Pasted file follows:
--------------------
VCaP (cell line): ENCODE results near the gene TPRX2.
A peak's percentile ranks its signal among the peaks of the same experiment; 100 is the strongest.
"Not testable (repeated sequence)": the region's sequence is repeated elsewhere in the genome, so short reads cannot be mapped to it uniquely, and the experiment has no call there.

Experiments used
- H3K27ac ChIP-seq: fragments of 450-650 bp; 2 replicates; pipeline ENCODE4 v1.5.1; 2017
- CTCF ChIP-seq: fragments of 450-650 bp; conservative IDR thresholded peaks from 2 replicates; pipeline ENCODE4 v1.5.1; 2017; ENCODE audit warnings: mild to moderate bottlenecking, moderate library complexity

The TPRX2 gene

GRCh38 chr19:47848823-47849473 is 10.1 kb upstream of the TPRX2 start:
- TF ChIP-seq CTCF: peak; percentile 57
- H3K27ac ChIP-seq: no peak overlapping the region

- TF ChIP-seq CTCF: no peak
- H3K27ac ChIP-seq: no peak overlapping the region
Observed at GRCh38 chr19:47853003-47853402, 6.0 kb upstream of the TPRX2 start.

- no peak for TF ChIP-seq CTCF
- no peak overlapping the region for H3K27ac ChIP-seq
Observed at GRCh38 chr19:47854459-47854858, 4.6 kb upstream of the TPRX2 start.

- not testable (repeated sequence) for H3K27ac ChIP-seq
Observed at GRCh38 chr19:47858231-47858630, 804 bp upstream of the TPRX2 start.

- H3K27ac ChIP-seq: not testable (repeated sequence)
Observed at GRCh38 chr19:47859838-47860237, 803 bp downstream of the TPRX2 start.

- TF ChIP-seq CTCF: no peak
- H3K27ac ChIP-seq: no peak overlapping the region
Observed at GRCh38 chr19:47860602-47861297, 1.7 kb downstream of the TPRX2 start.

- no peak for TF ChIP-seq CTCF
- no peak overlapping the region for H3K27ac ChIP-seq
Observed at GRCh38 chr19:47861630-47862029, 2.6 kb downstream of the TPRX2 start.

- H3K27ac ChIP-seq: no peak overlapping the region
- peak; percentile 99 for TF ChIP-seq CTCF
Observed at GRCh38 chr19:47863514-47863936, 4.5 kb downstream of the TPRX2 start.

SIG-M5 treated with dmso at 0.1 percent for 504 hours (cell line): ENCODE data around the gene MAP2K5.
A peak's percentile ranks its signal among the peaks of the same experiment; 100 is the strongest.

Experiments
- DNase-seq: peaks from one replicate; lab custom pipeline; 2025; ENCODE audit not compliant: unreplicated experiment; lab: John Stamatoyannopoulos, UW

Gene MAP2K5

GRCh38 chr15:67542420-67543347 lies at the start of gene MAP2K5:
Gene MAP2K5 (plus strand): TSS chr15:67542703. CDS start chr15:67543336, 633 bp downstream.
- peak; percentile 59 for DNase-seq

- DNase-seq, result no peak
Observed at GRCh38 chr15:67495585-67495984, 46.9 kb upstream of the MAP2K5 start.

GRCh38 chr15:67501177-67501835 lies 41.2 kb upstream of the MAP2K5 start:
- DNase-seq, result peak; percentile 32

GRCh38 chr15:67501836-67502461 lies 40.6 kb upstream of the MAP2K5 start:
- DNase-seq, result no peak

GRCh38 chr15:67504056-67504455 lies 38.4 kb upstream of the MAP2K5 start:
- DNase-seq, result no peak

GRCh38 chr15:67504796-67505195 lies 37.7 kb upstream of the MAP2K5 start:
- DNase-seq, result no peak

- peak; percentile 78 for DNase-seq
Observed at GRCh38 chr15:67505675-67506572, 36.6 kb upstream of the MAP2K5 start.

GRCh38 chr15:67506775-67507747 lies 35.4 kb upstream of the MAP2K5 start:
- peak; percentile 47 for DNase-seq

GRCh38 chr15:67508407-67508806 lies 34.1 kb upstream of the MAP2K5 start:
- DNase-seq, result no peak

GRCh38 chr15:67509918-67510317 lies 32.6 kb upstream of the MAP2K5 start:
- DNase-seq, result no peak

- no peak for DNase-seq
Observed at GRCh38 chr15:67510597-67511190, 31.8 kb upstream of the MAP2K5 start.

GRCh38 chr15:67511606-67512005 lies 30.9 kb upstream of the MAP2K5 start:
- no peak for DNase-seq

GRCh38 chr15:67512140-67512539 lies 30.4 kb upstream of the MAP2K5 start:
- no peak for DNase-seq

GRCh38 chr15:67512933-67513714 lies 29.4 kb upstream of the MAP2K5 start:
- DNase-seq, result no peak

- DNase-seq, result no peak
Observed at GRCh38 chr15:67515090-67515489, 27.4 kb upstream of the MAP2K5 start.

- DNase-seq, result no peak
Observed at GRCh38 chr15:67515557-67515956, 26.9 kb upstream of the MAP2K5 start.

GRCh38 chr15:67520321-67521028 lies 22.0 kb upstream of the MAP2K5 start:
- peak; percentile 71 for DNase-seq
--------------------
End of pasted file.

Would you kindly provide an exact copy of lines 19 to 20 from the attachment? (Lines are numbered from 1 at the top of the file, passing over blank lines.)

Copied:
- H3K27ac ChIP-seq: not testable (repeated sequence)
Observed at GRCh38 chr19:47859838-47860237, 803 bp downstream of the TPRX2 start.